Nimble ostrich dazzles zookeepers with impromptu Cha Cha
An animated ostrich with a case of happy-feet has surprised Werribee Open Range Zoo keepers with an extraordinary dance – reminiscent of a ballroom Cha Cha.
Filmed in action, Scratchy the ostrich greets her keepers by flamboyantly swaying her hips and feathery wings while making playful short-sharp steps, in a dazzling display of her natural behaviours.
Werribee Open Range Zoo Savannah keeper Lauren Irving said the vibrant, lively dance was an indicator of an ostrich’s excitement.
“It was almost time for dinner, so I was dropping off some goodies and also blowing some bubbles for the flock of ostrich girls, which they find really interesting and mentally engaging,” Ms Irving said.
“Scratchy was just so excited by what was happening - I guess she had to show it!”
Ms Irving said she loves working with and caring for Scratchy, who has a wonderful charm and character.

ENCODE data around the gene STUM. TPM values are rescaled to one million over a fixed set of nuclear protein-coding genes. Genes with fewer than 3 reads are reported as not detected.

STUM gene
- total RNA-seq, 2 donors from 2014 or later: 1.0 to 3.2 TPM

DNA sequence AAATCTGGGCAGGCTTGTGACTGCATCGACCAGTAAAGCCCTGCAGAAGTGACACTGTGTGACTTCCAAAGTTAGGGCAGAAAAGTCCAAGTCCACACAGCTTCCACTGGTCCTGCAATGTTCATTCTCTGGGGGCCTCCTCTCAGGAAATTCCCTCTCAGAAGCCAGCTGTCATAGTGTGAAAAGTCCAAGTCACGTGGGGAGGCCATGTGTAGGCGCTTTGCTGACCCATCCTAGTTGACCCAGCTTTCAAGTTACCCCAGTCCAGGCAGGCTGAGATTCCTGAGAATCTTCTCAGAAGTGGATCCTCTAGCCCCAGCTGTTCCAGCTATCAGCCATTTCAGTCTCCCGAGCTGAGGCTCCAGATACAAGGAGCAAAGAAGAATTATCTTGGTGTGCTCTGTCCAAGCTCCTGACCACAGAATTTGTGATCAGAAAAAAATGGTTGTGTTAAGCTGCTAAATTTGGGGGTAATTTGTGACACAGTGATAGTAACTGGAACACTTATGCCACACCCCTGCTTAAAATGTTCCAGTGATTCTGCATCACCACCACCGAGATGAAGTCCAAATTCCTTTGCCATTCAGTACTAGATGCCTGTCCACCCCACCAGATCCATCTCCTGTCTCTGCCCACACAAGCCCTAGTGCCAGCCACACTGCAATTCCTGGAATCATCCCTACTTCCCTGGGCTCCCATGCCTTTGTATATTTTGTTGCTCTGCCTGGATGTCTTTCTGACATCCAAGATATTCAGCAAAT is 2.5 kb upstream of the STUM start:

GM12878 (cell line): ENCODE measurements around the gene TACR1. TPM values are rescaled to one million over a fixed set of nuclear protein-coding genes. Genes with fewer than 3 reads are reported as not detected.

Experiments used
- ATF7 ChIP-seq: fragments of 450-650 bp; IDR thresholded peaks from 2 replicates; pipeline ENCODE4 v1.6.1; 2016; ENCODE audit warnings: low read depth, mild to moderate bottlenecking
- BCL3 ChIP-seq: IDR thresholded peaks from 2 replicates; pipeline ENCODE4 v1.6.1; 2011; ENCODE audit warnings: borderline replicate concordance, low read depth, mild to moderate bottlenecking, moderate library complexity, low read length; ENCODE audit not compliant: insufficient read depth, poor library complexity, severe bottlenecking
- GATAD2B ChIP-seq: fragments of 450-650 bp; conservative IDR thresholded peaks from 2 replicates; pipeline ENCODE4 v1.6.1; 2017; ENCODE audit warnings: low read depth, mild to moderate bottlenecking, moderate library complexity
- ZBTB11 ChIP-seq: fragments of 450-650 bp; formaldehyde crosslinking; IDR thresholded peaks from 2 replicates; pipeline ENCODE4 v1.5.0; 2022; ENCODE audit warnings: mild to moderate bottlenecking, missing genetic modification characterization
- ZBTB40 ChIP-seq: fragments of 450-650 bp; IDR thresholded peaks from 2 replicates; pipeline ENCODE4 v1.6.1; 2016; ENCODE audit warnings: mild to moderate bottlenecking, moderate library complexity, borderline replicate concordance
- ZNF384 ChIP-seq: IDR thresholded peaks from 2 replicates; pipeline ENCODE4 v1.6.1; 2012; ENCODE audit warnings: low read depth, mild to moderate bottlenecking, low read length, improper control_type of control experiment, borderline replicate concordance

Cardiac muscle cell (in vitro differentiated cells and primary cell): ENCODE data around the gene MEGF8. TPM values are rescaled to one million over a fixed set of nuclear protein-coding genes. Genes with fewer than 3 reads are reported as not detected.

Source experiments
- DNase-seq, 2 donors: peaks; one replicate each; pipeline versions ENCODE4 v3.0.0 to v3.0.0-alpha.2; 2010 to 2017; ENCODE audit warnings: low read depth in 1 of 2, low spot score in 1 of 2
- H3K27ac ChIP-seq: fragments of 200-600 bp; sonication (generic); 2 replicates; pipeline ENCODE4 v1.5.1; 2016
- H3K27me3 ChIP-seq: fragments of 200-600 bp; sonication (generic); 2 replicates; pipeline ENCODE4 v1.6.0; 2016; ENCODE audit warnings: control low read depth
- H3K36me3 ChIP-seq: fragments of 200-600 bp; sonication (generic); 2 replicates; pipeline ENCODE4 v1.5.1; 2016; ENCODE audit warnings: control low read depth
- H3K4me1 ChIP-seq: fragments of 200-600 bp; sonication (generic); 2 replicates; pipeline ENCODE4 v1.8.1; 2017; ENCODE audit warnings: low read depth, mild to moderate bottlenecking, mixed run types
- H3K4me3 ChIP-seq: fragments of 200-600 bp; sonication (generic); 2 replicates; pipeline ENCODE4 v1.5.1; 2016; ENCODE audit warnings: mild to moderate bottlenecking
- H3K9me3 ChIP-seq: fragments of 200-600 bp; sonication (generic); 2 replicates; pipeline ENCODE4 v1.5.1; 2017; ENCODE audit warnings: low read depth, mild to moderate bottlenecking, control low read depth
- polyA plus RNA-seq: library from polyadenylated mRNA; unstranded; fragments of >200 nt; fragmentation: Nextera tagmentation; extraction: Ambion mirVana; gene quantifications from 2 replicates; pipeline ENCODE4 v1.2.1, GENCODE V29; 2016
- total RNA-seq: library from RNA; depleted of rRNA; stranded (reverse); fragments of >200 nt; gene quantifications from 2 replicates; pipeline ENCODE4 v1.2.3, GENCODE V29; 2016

“Scratchy is such a lovely girl,” Ms Irving said. “She’s always so curious and keen to say hello anytime she sees keepers or members of the public visiting her on the Zoo’s savannah.”
Scratchy the ostrich greets her keepers by flamboyantly swaying her hips and feathery wings while making playful short-sharp steps, in a dazzling display of her natural behaviours.
Visitors to Werribee Open Range Zoo could potentially encounter the Cha Cha-inspired ostrich dance first-hand while on a daily savannah bus tour.
“I’ve seen the behaviour a few times now and it’s always wonderful to chat to visitors about Scratchy playfully dancing with joy,” Ms Irving said.
“Ostriches are so inquisitive and it’s always fun to be around them because they’re always keen to interact with and explore new things.”
The ostrich is the world’s largest bird, standing as tall as 2.7 metres. While they cannot physically fly, they use their wings like rudders to balance, steer and change direction. They are also the world’s fastest flightless bird and can cover as much as five metres in a single stride – providing them with some of the best physical traits to support their remarkable natural behaviours, including dancing.
Zoo members and visitors are reminded that all tickets to the Zoo must be pre-booked at zoo.org.au and asked to follow the current COVIDSafe directions at www.dhhs.vic.gov.au/coronavirus